Reincarnation. Is this perspective survival friendly?
Reincarnation as a perspective has a fundamental problem of inconsistency to start with. The notion of reincarnation conflicts with the teachings on not self. If there is no permanent essence then does it make sense to talk about reincarnation? Who is it that would be reincarnated? Also what about assigning responsibility to a being, from one life to another?
Taking these problems aside, reincarnation is generally interpreted as a view which posits that same human mindor soul animates successively different bodies.
Satisfaction of the bodily criterion is not essential to preserve personal identity. Of essence is the soul which is reborn into another body.
If I show more content
My traits would presumably be that of a mouse. Therefore my former (human) self as an identity would seem to be lost and forgotten.
To answer this objection, once could say that it would be thru subsequent re- incarnations, presumably into higher and more evolved animals and eventually into a human being, one would somehow regain ones former personal identity. Still, in the interim bodies of animals in which the I resides, how could we know that it was me who got re-incarnated? How would my essential personal identity which was human to start with continue if I became an mouse, then a cat, then a dog? It seems that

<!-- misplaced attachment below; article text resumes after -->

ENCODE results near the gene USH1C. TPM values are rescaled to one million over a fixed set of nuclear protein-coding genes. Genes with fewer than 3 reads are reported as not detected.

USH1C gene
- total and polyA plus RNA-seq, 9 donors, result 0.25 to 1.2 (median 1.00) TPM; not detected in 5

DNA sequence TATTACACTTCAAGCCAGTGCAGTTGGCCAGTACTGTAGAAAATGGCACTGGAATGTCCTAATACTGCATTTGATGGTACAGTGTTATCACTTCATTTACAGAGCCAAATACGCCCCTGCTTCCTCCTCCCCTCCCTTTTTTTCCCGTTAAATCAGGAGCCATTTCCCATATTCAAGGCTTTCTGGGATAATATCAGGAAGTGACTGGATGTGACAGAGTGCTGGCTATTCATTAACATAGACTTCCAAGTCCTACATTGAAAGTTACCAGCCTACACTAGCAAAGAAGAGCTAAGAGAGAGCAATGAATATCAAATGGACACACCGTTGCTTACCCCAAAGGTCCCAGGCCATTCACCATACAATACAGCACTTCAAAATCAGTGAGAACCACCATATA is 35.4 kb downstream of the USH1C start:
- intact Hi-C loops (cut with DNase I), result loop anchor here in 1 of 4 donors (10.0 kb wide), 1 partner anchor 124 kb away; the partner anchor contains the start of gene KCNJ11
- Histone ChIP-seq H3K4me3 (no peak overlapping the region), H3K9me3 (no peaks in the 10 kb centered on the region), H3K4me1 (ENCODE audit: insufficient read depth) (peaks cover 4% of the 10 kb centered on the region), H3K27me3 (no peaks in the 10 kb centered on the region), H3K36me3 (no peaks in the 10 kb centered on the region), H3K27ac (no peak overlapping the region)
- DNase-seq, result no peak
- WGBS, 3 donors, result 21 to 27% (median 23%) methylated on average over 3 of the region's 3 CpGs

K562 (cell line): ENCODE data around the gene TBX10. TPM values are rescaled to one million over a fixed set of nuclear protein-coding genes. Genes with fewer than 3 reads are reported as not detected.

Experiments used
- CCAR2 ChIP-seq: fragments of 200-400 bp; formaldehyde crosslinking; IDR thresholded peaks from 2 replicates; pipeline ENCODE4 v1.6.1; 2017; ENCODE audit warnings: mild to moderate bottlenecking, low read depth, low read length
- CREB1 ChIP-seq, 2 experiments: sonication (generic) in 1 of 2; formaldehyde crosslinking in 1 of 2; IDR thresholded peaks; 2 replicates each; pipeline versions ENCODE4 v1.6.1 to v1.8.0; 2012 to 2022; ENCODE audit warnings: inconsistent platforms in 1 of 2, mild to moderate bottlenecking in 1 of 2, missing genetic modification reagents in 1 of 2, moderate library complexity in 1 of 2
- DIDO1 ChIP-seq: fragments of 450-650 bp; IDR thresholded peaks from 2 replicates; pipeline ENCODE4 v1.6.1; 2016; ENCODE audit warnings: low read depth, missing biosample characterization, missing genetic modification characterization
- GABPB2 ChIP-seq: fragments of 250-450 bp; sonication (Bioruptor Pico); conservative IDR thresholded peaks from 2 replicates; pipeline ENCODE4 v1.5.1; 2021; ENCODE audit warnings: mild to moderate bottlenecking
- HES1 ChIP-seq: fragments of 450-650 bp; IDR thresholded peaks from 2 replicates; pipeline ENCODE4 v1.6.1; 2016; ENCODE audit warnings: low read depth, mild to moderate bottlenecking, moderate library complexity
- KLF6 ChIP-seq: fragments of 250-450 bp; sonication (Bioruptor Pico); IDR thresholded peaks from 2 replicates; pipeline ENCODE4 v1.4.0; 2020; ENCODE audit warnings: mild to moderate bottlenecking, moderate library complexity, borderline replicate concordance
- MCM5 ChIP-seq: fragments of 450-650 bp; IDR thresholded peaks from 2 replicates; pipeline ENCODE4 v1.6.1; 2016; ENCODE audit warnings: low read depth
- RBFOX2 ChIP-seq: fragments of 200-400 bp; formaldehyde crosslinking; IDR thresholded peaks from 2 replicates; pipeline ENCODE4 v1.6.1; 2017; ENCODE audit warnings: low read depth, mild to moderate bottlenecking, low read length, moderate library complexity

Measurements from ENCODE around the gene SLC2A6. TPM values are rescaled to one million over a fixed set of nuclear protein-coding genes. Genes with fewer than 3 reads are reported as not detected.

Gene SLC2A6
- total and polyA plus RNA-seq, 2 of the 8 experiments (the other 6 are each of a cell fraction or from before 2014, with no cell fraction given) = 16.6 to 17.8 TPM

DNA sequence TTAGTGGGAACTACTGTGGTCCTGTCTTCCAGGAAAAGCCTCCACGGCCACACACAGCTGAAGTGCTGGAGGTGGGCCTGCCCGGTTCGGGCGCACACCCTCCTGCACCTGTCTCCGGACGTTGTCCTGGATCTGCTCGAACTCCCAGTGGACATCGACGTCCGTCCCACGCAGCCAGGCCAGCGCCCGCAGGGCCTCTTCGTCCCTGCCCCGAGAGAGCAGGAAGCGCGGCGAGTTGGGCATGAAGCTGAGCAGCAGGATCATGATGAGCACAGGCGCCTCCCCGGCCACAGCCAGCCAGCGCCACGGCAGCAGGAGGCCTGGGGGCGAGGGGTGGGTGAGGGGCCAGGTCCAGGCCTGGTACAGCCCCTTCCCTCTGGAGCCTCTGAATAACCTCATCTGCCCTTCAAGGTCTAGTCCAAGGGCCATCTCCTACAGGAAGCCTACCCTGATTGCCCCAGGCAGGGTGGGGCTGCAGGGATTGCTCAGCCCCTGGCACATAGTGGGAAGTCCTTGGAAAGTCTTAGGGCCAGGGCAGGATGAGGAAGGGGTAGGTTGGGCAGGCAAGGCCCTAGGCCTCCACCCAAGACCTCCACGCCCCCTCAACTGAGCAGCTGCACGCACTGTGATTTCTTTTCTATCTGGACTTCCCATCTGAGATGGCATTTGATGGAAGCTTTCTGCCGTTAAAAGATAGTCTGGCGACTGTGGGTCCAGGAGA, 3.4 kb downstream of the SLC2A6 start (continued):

Reincarnation faces quite a challenge with respect to satisfying the requirement of maintenance of personal identity.
Immortality posits that our dependence on bodies is not necessary or essential for survival. The immortal soul does not sustain the sorts of changes that a body would. The body disintegrates but the eternal soul lives forever, disembodied, in an immaterial world. The supporters of this doctrine argue that the satisfaction of bodily criteria is not essential for maintaining personal identity.
Critic might say that since consciousnessdepends on a functioning nervous show more content
Take a musician for example. Would a disembodied soul be able to fully express himself as an accomplished musician without a physical form? If not or not fully then you might argue that his personal identity has lost an essential part. If so, how does one retain exactly the same nature we had before death?
One possible answer is that mans true nature is wholly expressed by his soul.
Still there is an issue of what might it be like for a soul to exist on its own, disembodied. If you live as a soul you could be terribly lonely. Without a body, which before death acted as a medium of expression, it might not be possible for the soul to communicate with other souls. This is where the mid-body interaction re-appears as an issue.
Another objection to the concept of immortality is that once a person has died, and their body decomposed, in trying to identify the person we run into a problem. As we have no criteria of identity for souls how can one distinguish from one another?
In conclusion, it is very difficult to find coherent accounts of a person surviving their death. The views for survival discussed seem wanting in varied degrees and pose doubt as to their coherence. The least problematic and most coherent,
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